“…. Connie lined up the scalpel and cut. At first, a gentle shifting, nothing more. Then the tip of the blade pierced the skin, and the point slipped in.”
Kate Mosse returns to her native Chichester for the setting of her new novel, The Taxidermist’s Daughter.
The year is 1912, a time of mackintoshes, umbrellas, hansom cabs and lots of cigarette smoke. Connie Gifford is twenty-two years old and suffers from retrograde amnesia as the result of an accident when she was twelve. Crowley Gifford, her father, has become a habitual drunkard after losing his museum of taxidermy following a court case, and they now live together in an isolated house in the village of Fishbourne, a mile or so from Chichester. At the beginning of the novel, Connie is in the village churchyard on St Mark’s Eve at the celebration of an ancient festival. She notices several men who are not villagers and who seem to be out of place at such a gathering. She also feels she is being watched by a mysterious woman in a blue woollen coat. And when a body turns up in the stream beside her home wearing the same coat, Connie is pitched into a tale of terrible wrong and macabre retribution. Her memories begin to return – memories of the accident, of being nursed back to health, and of a childhood friend called Cassie.
“I removed his heart first, red and still beating, still pumping. Watching it slow, stutter and die. Next his lungs and his stomach …”
Connie’s father has gone missing after a bout of heavy drinking and she teams up with Harry Woolston, a would-be artist, whose doctor father has also disappeared. As she gradually recollects snatches of her past, Connie begins to realise there is much more to the disappearances and to the death of the young woman than was at first apparent. Moreover, the events surrounding her accident were more sinister than her father always led her to believe.
The Taxidermist’s Daughter is not a novel for anyone with a weak stomach. It is a page-turner of a thriller which, for me, called to mind the title of another story – What Lies Beneath – in this case beneath the surface of a typical charming English village. Kate Mosse gives her story a gothic feel – a deserted cottage, lonely marshes, an ice house containing old secrets, and plenty of gore and death, human as well as animal. There is also a maleficent secret society and more than one character with a talent for cutting and stuffing. Mosse adds to the suspense by interspersing the narrative with quotations from an 1820 work on taxidermy. She also gives the floor to the murderer – yes, there is one (more than one in fact) – in the form of a diary, cunningly avoiding mention of his or her identity. To reveal more would risk spoiling the plot for new readers, so I shall stop there, except to mention that there is a nail-biting finish on a flooded marsh and wind-swepped sea wall in Sussex.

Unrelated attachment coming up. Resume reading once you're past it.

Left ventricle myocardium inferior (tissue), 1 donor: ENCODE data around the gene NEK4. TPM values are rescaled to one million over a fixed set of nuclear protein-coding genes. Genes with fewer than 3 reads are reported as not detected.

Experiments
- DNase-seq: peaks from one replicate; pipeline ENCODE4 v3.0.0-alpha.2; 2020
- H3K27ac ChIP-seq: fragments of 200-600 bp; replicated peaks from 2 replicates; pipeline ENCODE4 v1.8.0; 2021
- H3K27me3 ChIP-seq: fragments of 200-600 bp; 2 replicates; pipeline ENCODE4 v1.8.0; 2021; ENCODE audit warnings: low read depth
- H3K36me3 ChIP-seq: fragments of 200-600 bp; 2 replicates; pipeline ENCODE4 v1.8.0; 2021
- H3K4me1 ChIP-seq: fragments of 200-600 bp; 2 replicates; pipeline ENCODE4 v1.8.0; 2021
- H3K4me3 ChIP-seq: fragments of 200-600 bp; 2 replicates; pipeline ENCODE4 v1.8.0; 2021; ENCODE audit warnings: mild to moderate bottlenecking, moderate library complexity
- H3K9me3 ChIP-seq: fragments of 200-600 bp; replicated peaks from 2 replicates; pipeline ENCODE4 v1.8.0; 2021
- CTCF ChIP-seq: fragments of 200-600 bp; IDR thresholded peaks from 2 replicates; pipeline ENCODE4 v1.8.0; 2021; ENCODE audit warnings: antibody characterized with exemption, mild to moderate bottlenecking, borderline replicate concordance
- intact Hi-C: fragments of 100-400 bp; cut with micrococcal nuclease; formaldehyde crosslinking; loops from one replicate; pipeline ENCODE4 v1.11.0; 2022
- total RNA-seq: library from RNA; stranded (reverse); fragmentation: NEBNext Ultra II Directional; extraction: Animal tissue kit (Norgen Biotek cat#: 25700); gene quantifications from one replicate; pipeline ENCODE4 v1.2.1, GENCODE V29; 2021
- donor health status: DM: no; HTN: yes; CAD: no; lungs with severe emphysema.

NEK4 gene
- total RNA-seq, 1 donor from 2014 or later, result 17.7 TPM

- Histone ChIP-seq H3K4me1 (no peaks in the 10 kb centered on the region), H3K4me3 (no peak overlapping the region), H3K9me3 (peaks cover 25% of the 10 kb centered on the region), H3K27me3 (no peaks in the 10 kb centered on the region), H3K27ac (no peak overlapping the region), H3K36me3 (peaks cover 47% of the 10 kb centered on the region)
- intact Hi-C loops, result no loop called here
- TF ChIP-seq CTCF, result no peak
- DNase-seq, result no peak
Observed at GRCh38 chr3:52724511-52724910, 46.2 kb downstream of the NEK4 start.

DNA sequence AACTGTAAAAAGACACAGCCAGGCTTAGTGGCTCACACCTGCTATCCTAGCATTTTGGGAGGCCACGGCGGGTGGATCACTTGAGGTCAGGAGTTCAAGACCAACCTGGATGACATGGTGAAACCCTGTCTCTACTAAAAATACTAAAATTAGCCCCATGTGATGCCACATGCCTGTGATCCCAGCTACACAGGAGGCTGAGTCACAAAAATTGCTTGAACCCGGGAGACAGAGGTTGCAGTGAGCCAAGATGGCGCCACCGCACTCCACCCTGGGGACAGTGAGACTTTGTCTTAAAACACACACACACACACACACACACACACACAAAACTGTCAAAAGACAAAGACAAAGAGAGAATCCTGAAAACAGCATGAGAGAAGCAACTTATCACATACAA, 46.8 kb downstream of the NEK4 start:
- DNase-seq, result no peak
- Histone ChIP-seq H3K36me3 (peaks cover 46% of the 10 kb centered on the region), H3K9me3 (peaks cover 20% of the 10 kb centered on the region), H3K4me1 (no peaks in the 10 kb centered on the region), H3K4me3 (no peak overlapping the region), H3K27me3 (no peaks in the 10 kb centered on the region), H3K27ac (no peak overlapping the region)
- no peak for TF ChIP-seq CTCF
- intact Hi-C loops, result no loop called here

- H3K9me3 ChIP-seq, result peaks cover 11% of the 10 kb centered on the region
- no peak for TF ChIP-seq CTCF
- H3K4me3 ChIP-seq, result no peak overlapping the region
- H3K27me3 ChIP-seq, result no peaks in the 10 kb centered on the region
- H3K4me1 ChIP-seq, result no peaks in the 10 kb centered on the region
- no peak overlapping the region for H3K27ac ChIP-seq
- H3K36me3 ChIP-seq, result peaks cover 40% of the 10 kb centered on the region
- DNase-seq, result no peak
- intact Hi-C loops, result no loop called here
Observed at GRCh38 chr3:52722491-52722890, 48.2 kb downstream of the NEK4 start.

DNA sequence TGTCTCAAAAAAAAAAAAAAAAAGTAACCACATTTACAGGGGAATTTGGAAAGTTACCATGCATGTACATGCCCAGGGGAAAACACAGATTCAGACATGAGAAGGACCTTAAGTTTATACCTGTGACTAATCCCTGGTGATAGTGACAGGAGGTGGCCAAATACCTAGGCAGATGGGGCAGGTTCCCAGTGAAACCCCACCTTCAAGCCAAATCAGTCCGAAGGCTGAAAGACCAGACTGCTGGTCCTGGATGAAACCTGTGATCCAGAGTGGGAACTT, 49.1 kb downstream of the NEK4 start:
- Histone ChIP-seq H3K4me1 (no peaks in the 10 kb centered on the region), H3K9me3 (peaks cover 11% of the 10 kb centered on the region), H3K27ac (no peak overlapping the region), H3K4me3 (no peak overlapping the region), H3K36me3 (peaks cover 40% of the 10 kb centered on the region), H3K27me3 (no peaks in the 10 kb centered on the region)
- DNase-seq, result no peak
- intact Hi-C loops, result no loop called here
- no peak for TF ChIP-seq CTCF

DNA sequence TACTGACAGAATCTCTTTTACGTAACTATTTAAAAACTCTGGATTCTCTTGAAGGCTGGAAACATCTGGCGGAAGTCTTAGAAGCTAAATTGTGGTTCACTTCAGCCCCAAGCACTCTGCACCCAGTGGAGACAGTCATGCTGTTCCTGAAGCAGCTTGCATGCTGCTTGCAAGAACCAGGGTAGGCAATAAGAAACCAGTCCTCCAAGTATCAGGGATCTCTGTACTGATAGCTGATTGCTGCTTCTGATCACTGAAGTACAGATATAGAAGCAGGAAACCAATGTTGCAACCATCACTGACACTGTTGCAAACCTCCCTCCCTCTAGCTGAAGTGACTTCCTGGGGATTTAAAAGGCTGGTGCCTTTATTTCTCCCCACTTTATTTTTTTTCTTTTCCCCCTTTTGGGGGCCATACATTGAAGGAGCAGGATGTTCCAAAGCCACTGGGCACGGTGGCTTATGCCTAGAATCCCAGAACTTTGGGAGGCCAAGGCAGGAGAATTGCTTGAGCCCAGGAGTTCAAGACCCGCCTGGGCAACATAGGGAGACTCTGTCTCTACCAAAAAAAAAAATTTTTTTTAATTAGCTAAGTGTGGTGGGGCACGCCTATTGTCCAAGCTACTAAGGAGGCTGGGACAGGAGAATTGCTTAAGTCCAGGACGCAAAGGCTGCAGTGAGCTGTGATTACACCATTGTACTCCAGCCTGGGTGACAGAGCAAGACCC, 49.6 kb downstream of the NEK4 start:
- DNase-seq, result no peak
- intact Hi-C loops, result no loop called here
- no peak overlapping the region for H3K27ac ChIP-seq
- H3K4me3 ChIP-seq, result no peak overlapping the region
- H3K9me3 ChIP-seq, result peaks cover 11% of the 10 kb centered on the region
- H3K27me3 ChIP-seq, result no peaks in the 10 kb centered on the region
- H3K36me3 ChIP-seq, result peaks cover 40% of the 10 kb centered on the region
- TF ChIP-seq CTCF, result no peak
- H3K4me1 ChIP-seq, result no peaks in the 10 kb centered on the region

Suffice to say that birds play an important role. The Corvidae Club! Remember your schooldays, your English grammar lessons and all those collective nouns you were forced to recite: a colony of jackdaws; a tiding of magpies; a parliament of rooks; a MURDER of crows ……..
“Who killed Cock Robin? I, said the Sparrow, with my bow and arrow, I killed Cock Robin!”
Kate Mosse admits in her acknowledgements that Fishbourne has never flooded and that the sea wall (not even built in 1912) has never given way. Some of the places featured in the novel do not exist, and there is no record of gruesome murders in the locality in 1912. Yet, after reading The Taxidermist’s Daughter with its dark, gothic atmosphere, one might almost believe that the events described really took place.